A Note About Porn Blocks

I’ve written extensively about porn blocks on this blog. For a time I thought they were the answer – a way of physically preventing me from watching porn, and therefore achieving the abstinence that it is of course the goal of this whole thing.

Unfortunately, for me at least, porn blocks have done more harm than good, in the following ways:

  1. They are not fool-proof, and I am very good at computers. Whatever solution I found, I found a workaround for. I would then figure out a technical way of preventing that workaround next time, but I would quickly find another. You would be amazed at some of the convoluted and complex steps that I went through to get even a single porn image to load.
  2. They divert focus from what matters. Instead of concentrating on improving my mindfulness and willpower and other mental exercises to strengthen myself against temptation, I simply sat back and relied on the porn blocks. This meant that not only was I not improving my mental stance at all, but as soon as I found a workaround, I would instantly relapse, as I had no mental strength to withstand it.
  3. I spent my whole time trying to break them. When you’ve given in and are looking for porn, it is already too late – you’ve lost that particular battle. The battle against porn needs to be fought at the temptation stage, not later. But with blocks in place, the process of finding porn became almost a game. I would spend hours trying to find loopholes and workarounds, which was almost more exhilarating than the actual payoff.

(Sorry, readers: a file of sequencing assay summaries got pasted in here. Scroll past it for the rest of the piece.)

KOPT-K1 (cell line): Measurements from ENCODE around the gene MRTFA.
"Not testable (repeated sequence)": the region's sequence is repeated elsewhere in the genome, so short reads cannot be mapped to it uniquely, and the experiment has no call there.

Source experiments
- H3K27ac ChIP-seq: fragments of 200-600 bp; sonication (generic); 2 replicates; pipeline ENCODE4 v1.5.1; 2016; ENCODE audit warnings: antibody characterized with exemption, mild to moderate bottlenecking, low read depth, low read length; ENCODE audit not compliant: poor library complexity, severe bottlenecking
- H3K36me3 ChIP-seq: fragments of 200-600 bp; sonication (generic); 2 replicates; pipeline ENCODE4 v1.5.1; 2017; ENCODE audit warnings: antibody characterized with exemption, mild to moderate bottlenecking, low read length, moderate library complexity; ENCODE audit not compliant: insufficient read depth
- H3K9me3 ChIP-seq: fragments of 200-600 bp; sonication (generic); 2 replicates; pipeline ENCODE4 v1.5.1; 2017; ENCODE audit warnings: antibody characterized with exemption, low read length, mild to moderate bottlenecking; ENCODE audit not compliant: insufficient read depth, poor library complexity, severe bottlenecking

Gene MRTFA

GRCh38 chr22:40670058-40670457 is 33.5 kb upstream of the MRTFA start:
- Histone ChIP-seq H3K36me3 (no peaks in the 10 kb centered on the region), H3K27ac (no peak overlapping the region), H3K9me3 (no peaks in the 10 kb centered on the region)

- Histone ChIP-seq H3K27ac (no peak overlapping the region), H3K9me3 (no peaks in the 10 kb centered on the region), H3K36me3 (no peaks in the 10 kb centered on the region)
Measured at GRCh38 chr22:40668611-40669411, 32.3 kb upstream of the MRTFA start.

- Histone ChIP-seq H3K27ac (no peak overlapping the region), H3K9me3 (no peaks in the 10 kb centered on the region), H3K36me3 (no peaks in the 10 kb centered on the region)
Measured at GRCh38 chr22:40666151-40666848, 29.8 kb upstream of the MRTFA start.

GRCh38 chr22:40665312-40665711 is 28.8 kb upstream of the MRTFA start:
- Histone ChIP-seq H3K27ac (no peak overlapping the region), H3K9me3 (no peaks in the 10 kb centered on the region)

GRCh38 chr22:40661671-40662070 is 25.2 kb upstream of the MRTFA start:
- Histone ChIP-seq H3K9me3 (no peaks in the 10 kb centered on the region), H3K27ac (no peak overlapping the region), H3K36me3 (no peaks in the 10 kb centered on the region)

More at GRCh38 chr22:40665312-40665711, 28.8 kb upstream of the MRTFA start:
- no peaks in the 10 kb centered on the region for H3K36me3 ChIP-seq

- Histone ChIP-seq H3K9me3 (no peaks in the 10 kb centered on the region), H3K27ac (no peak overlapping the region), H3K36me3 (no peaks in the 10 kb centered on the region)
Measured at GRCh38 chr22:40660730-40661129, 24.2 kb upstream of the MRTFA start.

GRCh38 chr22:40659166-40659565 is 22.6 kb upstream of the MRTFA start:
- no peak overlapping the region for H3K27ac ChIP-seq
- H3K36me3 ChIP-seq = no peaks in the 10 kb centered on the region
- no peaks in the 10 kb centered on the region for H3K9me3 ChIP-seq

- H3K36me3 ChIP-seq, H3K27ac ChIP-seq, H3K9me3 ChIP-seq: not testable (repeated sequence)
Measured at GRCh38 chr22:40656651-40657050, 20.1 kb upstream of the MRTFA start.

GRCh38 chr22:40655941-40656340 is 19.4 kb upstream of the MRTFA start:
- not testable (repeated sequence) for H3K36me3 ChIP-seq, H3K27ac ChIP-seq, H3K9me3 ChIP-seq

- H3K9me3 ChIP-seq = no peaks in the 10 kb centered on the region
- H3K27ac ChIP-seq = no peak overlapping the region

4. They gave a false sense of security. Each time I plugged a workaround, I genuinely believed I had ‘found the last loophole’, and I would tell me wife this. But each time I found a way to act out, it caused additional stress on my wife and I as we went through the technical process of evaluating the loophole and her relying on me to block it. The blocks made me think like I was ‘beating’ the addiction, but I wasn’t, I was simply postponing, or diverting, it.
  5. It was too onerous on my wife. My wife held the keys to my digital life. I had set her up as the admin on my PC. I had installed blocking software which only she knew the password to. I had prevented myself from installing apps on my phone without her approval. All of this required her to enter a password, which she would do 10 times a night while I went about my normal computing activities. She didn’t enjoy it, and the continued relapsing made her feel it wasn’t worth it anyway.

So, in the end, we gave up and removed all the blocks. On the basis that I was always going to find some kind of workaround, the additional stress involved in managing the blocks, and the distraction they were causing by preventing me from focussing on mindfulness, wasn’t worth it.

I now have no blocks installed. For the first week I have succumbed quite a lot to times on my own due to the new-found novelty, but things are coming to a head and that now needs to change.

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